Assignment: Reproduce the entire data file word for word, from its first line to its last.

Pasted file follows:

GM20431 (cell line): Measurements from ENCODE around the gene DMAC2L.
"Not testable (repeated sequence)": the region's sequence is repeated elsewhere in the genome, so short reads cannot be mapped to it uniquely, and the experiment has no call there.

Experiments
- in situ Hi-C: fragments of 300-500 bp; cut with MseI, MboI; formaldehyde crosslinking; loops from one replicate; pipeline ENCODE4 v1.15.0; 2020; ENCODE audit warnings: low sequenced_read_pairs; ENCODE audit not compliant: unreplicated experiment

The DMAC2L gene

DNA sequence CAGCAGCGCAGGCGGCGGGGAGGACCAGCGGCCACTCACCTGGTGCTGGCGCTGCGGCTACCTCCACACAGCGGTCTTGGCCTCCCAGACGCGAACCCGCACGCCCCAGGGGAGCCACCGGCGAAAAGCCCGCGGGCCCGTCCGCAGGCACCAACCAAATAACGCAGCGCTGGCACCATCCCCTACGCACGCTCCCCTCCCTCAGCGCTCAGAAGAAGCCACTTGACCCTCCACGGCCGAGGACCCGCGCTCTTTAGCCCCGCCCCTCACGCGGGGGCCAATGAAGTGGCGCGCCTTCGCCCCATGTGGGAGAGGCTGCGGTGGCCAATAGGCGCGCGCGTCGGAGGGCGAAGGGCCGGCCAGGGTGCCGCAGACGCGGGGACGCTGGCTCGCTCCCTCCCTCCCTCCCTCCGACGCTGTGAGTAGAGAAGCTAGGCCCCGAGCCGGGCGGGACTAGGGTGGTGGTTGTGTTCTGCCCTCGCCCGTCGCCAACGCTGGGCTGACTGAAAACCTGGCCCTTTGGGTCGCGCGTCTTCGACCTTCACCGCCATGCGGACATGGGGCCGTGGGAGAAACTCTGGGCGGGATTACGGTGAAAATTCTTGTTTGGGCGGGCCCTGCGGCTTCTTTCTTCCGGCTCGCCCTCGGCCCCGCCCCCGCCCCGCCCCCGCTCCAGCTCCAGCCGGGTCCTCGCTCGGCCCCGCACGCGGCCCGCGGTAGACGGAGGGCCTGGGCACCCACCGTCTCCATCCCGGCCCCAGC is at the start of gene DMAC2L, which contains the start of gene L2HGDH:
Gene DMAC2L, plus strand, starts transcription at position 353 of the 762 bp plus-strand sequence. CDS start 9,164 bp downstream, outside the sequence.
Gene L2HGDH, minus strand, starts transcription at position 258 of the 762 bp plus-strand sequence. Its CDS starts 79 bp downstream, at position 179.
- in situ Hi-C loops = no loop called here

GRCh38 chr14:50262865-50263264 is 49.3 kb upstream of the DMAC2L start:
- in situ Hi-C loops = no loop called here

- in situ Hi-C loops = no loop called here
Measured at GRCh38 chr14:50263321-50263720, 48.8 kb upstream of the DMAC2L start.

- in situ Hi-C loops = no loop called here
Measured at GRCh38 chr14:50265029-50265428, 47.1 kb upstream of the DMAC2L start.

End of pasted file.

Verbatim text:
GM20431 (cell line): Measurements from ENCODE around the gene DMAC2L.
"Not testable (repeated sequence)": the region's sequence is repeated elsewhere in the genome, so short reads cannot be mapped to it uniquely, and the experiment has no call there.

Experiments
- in situ Hi-C: fragments of 300-500 bp; cut with MseI, MboI; formaldehyde crosslinking; loops from one replicate; pipeline ENCODE4 v1.15.0; 2020; ENCODE audit warnings: low sequenced_read_pairs; ENCODE audit not compliant: unreplicated experiment

The DMAC2L gene

DNA sequence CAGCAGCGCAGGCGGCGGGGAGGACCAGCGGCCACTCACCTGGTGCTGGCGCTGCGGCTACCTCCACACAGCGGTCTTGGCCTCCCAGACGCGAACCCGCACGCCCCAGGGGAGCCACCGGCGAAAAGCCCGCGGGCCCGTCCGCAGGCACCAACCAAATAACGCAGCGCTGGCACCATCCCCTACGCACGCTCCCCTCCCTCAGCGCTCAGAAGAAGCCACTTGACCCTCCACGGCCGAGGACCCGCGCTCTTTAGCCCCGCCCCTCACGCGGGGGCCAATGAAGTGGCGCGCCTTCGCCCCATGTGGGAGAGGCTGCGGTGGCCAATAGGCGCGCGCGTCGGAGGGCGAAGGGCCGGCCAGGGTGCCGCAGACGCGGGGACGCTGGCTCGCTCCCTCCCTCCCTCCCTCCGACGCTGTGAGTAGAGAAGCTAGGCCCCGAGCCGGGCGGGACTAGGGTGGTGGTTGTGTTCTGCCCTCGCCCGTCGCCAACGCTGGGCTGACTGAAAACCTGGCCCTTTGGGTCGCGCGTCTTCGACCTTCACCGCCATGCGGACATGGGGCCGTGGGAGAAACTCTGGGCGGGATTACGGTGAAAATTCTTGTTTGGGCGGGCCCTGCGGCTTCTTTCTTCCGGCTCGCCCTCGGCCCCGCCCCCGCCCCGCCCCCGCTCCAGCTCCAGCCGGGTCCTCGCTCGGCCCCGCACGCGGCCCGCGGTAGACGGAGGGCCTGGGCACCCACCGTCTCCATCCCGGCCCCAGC is at the start of gene DMAC2L, which contains the start of gene L2HGDH:
Gene DMAC2L, plus strand, starts transcription at position 353 of the 762 bp plus-strand sequence. CDS start 9,164 bp downstream, outside the sequence.
Gene L2HGDH, minus strand, starts transcription at position 258 of the 762 bp plus-strand sequence. Its CDS starts 79 bp downstream, at position 179.
- in situ Hi-C loops = no loop called here

GRCh38 chr14:50262865-50263264 is 49.3 kb upstream of the DMAC2L start:
- in situ Hi-C loops = no loop called here

- in situ Hi-C loops = no loop called here
Measured at GRCh38 chr14:50263321-50263720, 48.8 kb upstream of the DMAC2L start.

- in situ Hi-C loops = no loop called here
Measured at GRCh38 chr14:50265029-50265428, 47.1 kb upstream of the DMAC2L start.